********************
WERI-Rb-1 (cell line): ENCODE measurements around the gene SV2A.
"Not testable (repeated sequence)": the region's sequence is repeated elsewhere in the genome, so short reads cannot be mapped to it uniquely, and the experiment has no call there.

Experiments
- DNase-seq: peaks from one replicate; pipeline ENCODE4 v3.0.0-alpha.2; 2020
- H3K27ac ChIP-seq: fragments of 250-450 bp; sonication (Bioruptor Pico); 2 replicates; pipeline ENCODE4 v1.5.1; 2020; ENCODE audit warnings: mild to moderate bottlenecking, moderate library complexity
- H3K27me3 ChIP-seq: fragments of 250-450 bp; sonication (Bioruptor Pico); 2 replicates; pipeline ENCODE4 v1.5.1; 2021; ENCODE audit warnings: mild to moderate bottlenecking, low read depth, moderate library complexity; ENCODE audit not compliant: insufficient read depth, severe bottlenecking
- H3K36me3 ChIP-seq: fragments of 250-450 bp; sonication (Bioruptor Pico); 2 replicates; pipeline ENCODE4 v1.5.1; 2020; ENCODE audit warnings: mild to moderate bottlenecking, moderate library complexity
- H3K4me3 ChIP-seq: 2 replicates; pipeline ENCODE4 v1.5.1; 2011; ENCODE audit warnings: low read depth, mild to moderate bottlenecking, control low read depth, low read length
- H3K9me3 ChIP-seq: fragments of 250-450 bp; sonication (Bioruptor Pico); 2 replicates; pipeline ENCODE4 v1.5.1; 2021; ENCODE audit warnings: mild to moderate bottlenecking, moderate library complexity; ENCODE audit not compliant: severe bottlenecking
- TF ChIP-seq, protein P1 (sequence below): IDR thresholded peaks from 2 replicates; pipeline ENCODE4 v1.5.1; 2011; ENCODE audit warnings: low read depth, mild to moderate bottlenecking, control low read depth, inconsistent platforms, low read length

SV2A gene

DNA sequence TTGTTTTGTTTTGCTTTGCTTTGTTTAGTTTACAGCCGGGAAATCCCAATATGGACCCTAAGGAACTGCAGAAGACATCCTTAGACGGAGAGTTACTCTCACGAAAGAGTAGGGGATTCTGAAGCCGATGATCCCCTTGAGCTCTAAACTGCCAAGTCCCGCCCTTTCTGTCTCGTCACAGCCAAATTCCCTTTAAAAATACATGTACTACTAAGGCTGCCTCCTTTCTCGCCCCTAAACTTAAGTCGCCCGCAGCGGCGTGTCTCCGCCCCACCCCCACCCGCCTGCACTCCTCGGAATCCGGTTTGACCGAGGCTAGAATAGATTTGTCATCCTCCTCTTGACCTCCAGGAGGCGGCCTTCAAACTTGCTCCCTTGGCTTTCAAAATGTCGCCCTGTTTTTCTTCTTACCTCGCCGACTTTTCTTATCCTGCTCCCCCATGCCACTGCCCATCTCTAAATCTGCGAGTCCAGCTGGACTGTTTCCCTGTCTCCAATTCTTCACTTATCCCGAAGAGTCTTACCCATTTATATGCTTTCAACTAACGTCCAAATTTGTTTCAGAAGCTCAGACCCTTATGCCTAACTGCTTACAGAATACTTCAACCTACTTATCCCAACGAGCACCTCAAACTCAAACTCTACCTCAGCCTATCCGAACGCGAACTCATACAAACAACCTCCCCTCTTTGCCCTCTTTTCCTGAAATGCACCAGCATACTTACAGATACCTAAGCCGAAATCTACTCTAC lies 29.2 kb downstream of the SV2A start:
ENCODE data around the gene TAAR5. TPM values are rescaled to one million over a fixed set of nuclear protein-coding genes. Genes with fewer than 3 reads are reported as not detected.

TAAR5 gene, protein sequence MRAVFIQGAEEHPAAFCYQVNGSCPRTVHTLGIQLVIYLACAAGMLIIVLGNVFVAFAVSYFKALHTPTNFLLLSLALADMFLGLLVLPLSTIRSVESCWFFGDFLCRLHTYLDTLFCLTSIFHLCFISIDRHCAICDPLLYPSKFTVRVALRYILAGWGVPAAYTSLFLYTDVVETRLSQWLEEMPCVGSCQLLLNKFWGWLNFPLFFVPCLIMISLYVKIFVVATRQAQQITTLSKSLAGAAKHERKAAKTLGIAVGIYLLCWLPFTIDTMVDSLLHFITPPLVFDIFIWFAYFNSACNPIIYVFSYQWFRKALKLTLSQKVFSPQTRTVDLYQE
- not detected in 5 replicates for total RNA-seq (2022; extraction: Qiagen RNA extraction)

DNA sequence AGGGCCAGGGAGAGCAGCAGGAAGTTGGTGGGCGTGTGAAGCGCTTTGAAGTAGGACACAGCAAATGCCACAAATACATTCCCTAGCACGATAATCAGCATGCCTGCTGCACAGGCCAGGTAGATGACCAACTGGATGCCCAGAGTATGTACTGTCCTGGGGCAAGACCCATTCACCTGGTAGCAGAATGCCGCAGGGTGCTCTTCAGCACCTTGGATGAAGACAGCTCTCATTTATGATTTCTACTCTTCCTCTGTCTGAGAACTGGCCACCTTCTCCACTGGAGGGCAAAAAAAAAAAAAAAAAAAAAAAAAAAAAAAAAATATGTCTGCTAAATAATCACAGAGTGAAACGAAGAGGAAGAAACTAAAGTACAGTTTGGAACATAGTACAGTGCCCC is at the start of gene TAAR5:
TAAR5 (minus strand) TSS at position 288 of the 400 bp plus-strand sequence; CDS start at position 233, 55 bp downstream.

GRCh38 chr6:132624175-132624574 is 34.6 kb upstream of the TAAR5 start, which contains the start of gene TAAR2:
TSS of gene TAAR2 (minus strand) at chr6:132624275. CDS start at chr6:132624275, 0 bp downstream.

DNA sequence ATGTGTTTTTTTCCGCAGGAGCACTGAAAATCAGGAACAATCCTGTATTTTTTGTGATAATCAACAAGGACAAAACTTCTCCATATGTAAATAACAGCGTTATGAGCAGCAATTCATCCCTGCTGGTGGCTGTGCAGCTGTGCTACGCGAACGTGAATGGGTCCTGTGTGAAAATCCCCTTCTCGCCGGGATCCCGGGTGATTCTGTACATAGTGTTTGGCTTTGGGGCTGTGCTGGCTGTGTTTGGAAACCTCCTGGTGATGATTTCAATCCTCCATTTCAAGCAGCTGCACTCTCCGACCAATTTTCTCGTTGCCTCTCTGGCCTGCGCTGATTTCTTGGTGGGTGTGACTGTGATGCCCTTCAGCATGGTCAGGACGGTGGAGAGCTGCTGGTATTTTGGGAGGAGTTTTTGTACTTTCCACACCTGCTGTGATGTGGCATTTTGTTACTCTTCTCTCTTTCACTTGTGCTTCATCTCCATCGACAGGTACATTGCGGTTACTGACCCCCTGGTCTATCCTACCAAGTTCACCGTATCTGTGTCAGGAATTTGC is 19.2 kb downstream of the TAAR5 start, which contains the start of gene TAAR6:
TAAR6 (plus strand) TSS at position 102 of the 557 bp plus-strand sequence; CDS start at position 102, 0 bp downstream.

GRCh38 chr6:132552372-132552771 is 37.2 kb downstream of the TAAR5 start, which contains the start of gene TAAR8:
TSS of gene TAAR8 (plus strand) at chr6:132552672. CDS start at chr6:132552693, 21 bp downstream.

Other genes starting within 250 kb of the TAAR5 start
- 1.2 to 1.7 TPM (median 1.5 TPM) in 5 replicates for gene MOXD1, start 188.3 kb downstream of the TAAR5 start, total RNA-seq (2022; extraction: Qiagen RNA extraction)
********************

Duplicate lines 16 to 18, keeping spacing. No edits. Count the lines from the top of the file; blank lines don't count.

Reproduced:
DNA sequence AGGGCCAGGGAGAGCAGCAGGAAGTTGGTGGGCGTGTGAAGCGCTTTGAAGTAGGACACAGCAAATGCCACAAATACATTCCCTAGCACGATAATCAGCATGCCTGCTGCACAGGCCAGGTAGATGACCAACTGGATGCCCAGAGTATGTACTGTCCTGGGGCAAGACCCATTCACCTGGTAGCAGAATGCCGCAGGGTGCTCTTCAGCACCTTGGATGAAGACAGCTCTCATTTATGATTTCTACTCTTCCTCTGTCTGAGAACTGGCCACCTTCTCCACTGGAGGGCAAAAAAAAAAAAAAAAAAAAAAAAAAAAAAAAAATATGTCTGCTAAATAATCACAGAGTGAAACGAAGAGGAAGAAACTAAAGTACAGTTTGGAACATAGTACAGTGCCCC is at the start of gene TAAR5:
TAAR5 (minus strand) TSS at position 288 of the 400 bp plus-strand sequence; CDS start at position 233, 55 bp downstream.

GRCh38 chr6:132624175-132624574 is 34.6 kb upstream of the TAAR5 start, which contains the start of gene TAAR2: